Ida Ekblad

-- Art Review by Donald Goddard

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installation View
Ida Ekblad
Fig. 1. Installation view, Greene Naftali, 2011
Courtesy the Artist and Greene Naftali, New York

Ekblad's work defines "abstraction" more directly and completely than most art in that it both "draws away" from and moves toward objective reality. Perhaps the most literal expression of this encompassing definition is her series of three steel and lacquered steel gates (fig. 1), each more than six feet high and eight feet wide, lined up in parallel so that one can view them and the world around them from one through the others.

Continued in the column to the right
The hybridization is real, not artificial. The rectangular shape of each gate is a traditional art space within which, and on top of which, are composed a variety of abstract configurations. But the gates can open, and then every shape can change, in itself and in relation to everything else. They are the entrance to something, or perhaps the exit from something. Their intense reality comes from the fact that the black, white, and gray configurations are made of scrap metal, the detritus of real objects that Ekblad has gathered and collected from the streets, but also from the possibility of our own projections, for instance that birds might come to perch on them and we can push them open ourselves. They frame and engage our entry into the world, from one ordered chaos into another.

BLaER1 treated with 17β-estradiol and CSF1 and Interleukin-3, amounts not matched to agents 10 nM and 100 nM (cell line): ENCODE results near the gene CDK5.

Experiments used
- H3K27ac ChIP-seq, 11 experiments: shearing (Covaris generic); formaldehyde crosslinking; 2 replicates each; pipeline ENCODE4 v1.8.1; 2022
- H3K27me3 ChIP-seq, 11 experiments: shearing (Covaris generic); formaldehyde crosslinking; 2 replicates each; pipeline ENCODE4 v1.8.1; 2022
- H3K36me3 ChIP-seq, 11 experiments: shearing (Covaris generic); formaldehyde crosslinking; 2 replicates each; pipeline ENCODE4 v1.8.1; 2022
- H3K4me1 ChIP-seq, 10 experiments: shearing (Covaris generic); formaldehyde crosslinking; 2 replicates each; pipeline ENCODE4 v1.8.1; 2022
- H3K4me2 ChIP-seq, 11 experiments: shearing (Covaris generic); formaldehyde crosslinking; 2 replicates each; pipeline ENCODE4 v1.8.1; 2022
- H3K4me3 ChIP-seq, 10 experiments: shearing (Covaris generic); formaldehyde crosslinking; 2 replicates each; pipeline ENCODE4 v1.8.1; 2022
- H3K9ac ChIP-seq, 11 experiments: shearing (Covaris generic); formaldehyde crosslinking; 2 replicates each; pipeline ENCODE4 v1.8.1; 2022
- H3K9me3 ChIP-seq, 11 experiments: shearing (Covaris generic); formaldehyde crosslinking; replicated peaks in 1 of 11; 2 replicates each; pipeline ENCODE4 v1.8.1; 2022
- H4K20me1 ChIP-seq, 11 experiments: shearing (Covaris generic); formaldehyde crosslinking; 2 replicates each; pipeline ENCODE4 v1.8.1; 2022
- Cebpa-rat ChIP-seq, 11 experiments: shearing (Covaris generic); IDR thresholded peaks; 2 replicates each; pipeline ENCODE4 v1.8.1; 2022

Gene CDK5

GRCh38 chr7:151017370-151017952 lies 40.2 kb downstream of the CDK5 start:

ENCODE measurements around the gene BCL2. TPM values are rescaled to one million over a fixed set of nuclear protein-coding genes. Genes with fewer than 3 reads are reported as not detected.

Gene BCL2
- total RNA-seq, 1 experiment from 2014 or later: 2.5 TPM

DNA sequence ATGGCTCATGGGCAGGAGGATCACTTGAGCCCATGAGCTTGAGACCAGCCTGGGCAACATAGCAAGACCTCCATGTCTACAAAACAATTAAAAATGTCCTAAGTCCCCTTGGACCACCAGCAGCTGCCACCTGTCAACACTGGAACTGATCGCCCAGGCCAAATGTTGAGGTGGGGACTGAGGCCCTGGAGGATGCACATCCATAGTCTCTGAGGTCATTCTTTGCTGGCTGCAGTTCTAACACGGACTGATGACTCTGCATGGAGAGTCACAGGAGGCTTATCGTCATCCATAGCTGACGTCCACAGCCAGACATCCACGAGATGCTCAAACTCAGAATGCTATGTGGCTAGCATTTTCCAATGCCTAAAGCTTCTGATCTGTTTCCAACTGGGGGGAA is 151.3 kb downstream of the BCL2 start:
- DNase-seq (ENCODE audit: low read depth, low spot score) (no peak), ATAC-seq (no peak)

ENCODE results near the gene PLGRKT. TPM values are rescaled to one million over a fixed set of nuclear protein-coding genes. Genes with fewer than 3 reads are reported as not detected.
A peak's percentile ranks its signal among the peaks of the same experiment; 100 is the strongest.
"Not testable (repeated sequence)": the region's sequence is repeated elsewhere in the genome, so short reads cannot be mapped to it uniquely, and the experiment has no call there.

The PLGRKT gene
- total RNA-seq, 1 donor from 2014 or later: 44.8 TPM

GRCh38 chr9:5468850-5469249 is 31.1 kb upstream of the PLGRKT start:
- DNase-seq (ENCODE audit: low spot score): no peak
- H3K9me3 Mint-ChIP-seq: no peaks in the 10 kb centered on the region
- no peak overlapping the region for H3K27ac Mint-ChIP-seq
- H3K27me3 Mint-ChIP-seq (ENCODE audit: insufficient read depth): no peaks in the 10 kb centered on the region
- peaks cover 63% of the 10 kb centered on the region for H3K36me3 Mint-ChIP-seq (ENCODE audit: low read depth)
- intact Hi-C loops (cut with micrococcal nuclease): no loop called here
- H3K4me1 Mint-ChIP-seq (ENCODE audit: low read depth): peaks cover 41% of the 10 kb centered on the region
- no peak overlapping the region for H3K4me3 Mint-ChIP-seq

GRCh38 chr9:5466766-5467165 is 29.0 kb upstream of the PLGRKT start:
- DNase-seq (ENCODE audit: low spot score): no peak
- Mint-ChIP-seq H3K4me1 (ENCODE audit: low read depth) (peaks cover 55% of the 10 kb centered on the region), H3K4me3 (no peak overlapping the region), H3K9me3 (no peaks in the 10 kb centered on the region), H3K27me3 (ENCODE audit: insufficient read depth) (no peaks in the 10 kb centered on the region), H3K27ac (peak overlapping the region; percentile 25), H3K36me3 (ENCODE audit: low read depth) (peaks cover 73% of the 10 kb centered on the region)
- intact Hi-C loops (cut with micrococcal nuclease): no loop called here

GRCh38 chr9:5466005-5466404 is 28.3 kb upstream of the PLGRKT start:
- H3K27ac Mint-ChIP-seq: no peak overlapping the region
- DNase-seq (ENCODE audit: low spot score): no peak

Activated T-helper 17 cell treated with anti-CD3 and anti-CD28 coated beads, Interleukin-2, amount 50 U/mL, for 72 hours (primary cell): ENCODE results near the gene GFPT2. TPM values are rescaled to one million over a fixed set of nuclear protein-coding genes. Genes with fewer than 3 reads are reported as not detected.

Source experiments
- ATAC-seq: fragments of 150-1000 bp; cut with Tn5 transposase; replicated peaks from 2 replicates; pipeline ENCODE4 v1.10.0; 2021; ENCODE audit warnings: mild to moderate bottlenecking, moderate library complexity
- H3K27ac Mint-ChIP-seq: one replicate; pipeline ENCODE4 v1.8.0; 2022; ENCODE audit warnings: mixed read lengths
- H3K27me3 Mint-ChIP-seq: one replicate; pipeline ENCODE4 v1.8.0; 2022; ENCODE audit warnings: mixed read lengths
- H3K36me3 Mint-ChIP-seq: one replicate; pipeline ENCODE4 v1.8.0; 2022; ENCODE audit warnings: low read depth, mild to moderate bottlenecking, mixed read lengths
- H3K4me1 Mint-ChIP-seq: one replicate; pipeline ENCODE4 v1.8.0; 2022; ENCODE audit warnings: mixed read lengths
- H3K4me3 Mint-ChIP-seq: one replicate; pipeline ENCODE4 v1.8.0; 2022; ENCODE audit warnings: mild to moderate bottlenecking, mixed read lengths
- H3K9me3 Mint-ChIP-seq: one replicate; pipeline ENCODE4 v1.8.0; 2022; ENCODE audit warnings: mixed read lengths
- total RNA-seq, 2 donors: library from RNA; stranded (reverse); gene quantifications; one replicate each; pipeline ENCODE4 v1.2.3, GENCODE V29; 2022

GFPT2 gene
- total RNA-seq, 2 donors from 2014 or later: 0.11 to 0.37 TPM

There are four other sculptures in the exhibition, also made of lacquered steel fragments and each suggesting, however remotely or even misleadingly, a living creature-a red chicken or pheasant; a blue dog; a blue person (a woman?), or perhaps just a signal post of some kind; and a lighter blue, very thin, upright figure about the same height as the woman (five feet five), bent over about two-thirds of the way up and clinging sort of precariously to a yellow metal strip and a raglike metal strip (fig. 2). It is irresistible, and perhaps impossible, to identify with these things. These living things?

Ekblad Figure 2

Ida Ekblad
Fig. 2. Untitled, 2011
Steel and laquer
64 1/2 x 23 x 12 inches
163.8 x 58.4 x 30.5 cm
Courtesy the Artist and Greene Naftali, New York

How much more complex our apprehensive empathies become while looking at Ekblad's paintings, all from 2011 in this exhibition. Images don't have to appear, but they do anyway. It is impossible for them not to be there, even if we don't always see them, or even if each of us sees something different. And once they are seen they may become something else. In an oil on linen (fig. 3) what appears to be the stern of a ship appears in the upper right center; a brown path leads from the lower right to the upper center into what could be mountains; a head in the lower left seems to be dreaming, while an eye or a breast appears at the top; a fish plunges downward in the upper left, while blue water streams from the upper right to the center (the shape also suggests a face and an arm). None of this is certain, but everything has the appearance of something vital in the journey through constant turmoil and collusions. It has the contradictions and collisions of dreams, which perhaps are always with us.

Ekblad Figure 3
Ida Ekblad
Fig. 3. Untitled, 2011
Oil on linen
35 1/2 x 27 1/2 inches
90.2 x 69.9 cm
Courtesy the Artist and Greene Naftali, New York